abstraction of Saq and the overlying aquifers (MoWE

    2008; Al-Salamah et al. 2011). Studies have documented

    groundwater quality deterioration primarily due to pro-

    longed rock–water interaction and anthropogenic influ-

    ences, including increased usage of chemical fertilizers

    (Sawayan and Allayla 1989; Al Bassam 2006; MoWE

    2008; El Maghraby et al. 2013; Nazzal et al. 2014a).

    Considering these factors, it became necessary to perform a

    pollution assessment study of the underlying aquifers to

    determine its vulnerability to contamination. The results of

    the study will assist the policy makers in the proper man-

    agement of the available groundwater resources by re-

    stricting the activities contributing to groundwater

    pollution in the highly vulnerable zones.

    Groundwater resources are often studied to address

    qualitative and quantitative issues. Groundwater pollution has

    become a serious environmental problem, primarily due to

    increased human interaction with the groundwater environ-

    ment (Mendizabal and Stuyfzand 2011; Güler et al. 2012).

    The best preventive measures require delineation of the area

    on the basis of susceptibility to contamination. Vulnerability

    assessment, basically a subjective concept, is based on the fact

    that some land areas are more vulnerable to groundwater

    contamination than others (Vrba and Zaporotec 1994), de-

    pending upon their hydrogeologic nature. The vulnerability

    assessment does not account for the characteristics of the

    pollutants. In recent years, groundwater vulnerability

    assessment has become a very useful tool for the planning and

    decision-making involving groundwater protection (Gogu

    and Dassargues 2000; Vias et al. 2006; Huan et al. 2012). The

    vulnerability assessment technique includes the overlay-in-

    dex method (Neshat et al. 2014), the statistical method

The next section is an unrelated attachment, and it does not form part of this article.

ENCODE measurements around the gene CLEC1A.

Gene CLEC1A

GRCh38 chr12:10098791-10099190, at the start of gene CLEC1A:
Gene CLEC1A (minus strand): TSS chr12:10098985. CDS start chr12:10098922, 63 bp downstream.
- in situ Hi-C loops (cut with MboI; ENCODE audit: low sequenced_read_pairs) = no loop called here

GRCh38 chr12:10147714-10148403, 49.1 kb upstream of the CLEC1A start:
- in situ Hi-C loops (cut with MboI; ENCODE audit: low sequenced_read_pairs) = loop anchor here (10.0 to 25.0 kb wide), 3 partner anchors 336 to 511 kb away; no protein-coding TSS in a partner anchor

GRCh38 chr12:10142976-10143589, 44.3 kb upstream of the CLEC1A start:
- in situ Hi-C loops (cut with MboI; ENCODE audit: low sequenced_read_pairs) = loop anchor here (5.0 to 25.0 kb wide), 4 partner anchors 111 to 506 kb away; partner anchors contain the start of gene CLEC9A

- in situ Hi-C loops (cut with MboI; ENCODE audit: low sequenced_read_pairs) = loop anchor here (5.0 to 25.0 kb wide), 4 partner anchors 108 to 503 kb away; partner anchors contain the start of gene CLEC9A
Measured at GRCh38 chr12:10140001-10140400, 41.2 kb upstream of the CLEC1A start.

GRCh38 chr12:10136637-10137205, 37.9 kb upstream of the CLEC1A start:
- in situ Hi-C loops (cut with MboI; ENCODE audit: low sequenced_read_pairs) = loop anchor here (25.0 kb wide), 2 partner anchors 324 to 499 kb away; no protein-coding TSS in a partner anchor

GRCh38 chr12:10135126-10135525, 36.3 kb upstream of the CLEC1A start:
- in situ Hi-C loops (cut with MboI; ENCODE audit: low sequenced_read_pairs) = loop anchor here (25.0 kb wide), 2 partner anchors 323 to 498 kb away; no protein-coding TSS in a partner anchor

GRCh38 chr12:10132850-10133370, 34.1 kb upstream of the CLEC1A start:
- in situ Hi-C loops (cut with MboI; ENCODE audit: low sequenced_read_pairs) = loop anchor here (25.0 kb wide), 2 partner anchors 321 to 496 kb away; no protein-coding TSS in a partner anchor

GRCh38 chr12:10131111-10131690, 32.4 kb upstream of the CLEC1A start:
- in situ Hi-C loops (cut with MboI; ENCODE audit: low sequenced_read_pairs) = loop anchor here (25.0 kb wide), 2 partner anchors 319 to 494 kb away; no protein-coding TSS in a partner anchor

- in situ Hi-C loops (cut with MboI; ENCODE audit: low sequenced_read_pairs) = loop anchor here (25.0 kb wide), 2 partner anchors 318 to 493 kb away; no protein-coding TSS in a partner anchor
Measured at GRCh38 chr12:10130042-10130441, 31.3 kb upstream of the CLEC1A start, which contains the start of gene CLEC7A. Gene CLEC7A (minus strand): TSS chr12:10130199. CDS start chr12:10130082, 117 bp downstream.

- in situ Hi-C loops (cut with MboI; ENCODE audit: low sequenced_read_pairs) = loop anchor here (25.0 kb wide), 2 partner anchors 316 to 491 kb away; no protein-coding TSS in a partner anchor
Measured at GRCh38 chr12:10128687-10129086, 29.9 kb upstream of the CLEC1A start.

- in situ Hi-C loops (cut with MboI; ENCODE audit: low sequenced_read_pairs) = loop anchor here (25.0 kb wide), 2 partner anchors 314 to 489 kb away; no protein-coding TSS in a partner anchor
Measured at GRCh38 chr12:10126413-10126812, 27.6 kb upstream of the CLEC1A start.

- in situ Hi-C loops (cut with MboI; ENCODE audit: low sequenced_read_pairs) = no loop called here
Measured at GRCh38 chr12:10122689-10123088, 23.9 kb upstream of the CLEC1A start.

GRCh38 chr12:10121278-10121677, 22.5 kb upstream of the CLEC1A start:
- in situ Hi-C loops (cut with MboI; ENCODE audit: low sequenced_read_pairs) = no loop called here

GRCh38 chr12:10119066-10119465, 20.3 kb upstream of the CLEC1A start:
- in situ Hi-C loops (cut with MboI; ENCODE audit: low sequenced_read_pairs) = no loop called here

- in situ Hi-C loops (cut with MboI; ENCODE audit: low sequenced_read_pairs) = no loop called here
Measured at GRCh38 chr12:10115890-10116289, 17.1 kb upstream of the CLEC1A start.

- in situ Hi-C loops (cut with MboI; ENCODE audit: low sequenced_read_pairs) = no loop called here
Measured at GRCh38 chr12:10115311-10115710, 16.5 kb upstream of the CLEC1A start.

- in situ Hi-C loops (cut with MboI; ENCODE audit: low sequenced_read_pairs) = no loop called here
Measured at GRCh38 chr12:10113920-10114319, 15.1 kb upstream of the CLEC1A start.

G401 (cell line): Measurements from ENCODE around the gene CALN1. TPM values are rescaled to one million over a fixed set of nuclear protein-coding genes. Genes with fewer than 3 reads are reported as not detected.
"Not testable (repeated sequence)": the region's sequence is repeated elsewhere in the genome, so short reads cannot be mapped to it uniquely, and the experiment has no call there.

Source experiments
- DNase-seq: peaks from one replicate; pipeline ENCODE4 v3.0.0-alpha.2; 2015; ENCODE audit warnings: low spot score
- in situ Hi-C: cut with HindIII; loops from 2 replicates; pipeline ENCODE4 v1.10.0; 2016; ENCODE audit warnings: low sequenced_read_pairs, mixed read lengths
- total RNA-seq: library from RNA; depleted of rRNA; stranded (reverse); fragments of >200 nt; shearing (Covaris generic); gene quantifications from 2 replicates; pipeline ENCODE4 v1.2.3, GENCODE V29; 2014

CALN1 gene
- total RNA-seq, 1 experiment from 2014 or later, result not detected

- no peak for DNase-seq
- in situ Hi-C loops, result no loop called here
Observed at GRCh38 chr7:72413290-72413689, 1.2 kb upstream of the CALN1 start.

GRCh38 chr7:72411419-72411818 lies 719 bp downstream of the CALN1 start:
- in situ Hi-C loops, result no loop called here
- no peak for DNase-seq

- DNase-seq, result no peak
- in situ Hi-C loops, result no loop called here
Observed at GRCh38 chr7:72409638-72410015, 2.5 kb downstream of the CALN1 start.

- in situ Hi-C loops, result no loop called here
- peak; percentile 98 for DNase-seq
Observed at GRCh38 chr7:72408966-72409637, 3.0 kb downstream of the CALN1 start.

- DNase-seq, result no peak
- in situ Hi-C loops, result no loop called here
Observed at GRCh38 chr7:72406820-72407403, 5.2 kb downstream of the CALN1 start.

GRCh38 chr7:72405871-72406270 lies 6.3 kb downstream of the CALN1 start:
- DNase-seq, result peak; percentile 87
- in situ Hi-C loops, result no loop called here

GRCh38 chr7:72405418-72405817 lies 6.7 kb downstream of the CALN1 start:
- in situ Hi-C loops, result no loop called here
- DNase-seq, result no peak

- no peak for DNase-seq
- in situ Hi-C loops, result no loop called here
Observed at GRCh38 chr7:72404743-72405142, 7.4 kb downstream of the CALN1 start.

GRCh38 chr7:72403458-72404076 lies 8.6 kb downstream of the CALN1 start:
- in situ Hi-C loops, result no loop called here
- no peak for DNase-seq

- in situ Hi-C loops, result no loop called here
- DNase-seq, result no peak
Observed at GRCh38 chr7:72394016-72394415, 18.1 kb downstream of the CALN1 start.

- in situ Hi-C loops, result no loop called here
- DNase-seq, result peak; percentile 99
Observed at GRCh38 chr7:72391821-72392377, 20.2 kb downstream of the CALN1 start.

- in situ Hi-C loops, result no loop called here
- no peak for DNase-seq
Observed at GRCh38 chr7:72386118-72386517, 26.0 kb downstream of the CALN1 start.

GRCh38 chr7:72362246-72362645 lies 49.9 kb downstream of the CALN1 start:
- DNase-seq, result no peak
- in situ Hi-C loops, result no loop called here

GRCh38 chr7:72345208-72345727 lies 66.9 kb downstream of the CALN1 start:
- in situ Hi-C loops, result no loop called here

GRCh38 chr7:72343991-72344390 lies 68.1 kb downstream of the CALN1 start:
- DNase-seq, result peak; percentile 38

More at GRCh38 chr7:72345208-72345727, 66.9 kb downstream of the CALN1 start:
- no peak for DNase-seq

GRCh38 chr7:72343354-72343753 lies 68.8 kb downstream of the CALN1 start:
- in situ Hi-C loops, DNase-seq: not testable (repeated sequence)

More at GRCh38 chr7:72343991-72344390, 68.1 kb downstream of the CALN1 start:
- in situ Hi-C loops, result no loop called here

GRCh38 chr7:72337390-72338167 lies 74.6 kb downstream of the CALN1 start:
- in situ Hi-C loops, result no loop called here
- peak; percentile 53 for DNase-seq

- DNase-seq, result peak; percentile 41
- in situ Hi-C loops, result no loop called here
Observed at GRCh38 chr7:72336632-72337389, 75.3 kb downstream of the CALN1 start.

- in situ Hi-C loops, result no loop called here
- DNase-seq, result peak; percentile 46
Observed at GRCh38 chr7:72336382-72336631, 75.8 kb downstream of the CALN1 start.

(Sorichetta et al. 2011 and the process-based method (Milnes

    2011). Numerous studies have been performed to system-

    atically evaluate the potential of a hydrogeological environ-

    ment to pollution contamination. Some of these methods

    include DRASTIC (Aller et al. 1987), GOD (Foster 1987),

    AVI (Van Stempvoort et al. 1993), SINTACS (Civita 1994),

    SEEPAGE, EPIK (Doerfliger and Zwahlen 1997) and ISIS

    (Navlur and Engel 1997). These methods integrate various

    hydrological and hydrogeological parameters in different

    combinations set by ratings and weights. Nevertheless, all of

    the methods were mainly used to assess groundwater vul-

    nerability to contamination.

    The DRASTIC method, which is an overlay-index

    method, is a widely used technique for vulnerability assess-

    ment (Aller et al. 1987; Evans and Myers 1990; Rosen 1994;

    Babiker et al. 2005; Rahman 2008) that integrates seven

    physical and hydrodynamic parameters. Some researchers

    modified DRASTIC by adding parameters such as land-use

    pattern (Al Hanbali and Kondoh 2008; Umar et al. 2009;

    Alam et al. 2012) and the contaminant adsorption coefficient

    of sediment in the vadose zone (Qinghai et al. 2007). The

    accuracy of the DRASTIC parameters is the key to a suc-

    cessful model. Therefore, new estimation approaches are

    often used that can account for existing data variability within

    one parameter, differentiating between the nearly identical

    data types with only slightly differing characteristics.

    The present study aims at the detailed assessment of the

    aquifer vulnerability to contamination. The integrated use

    of GIS techniques and the hydrodynamic behavior of the

    study area have produced first-hand information on aquifer

    vulnerability, which policy makers can use for imple-

    menting policies for effective and sustainable groundwater


    Study area

    The study area falls between 24� 090N and 32� 000N and 35� 350E and 44� 300E, forming the NW part of Saudi Arabia and covering an area of approximately 0.18 million km2. Al

    Jawf, Al-Qassim and Tabuk are the main urban centers

    within the study area. The climate in northwestern Saudi

    Arabia is arid, with low annual rainfall and high evapora-

    tion. Nevertheless, some regional differences exist, with the

    lowest mean annual rainfall (\30 mm/year) in the western part of the area and the highest rainfall in the southeastern

    part (170 mm/year). With such a low average rainfall and a

    high potential evaporation of nearly 2,400 mm/year, the

    groundwater recharge can only occur at favorable sites. The

    temperature ranges from 43 to 48 �C duri